In accordance with these and many other objects, an embodiment of the present invention includes a canister vacuum cleaner having a floor cleaning unit and a canister unit interconnected by a wand and hose assembly. The canister unit has a dust collecting compartment and a motor-suction fan unit located in a motor compartment. A dust bag mount is secured in the dust collecting compartment and forms an intake port for the vacuum cleaner in the front wall of the canister unit. A dust bag made of porous material can be mounted on the dust bag mount so that the dust bag can be properly positioned in the dust collecting compartment and in communication with the wand and hose assembly. When the vacuum cleaner is turned on, the motor driven fan evacuates the air within the dust collecting compartment creating suction to cause dirt laden air to flow from the floor cleaning unit through the wand and hose assembly and into the intake port of the canister unit in which the wand and hose assembly is inserted. The dust laden air is drawn into the dust bag from the intake port and dirt and other debris are trapped in the dust bag. The filtered air flowing out through the porous material of the dust bag cools the fan motor and exits the canister unit through a discharge outlet.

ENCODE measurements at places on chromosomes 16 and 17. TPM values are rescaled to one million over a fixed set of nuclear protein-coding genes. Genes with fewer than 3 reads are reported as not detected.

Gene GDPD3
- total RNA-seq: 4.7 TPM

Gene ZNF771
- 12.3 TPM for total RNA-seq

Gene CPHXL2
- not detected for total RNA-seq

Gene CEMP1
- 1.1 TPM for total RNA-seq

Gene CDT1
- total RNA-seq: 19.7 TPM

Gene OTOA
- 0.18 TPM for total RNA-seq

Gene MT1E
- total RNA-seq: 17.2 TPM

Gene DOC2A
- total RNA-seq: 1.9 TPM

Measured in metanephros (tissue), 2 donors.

The vacuum cleaner has an operating performance or condition monitoring and indicating system to provide the operator of the vacuum cleaner with information via function lights as to the status of the dust bag and the wand and hose assembly and also to turn off the motor if an operative dust bag is not installed within the dust collecting compartment. In this regard, an illumination of an "OK" light (green in color) indicates that the vacuum cleaner is functioning properly; an illumination of a "Check Bag" light (yellow in color) indicates that the dust bag has become too clogged; an illumination of a "Check Hose" light (yellow in color) indicates that the air passage in the wand and hose assembly has become restricted; and an illumination of a "No Bag" light (red in color) indicates that an operative dust bag is not properly disposed in the canister unit. These lights are suitably located on the vacuum cleaner, for example, on a display panel on a wand handle interconnecting the wand and the hose.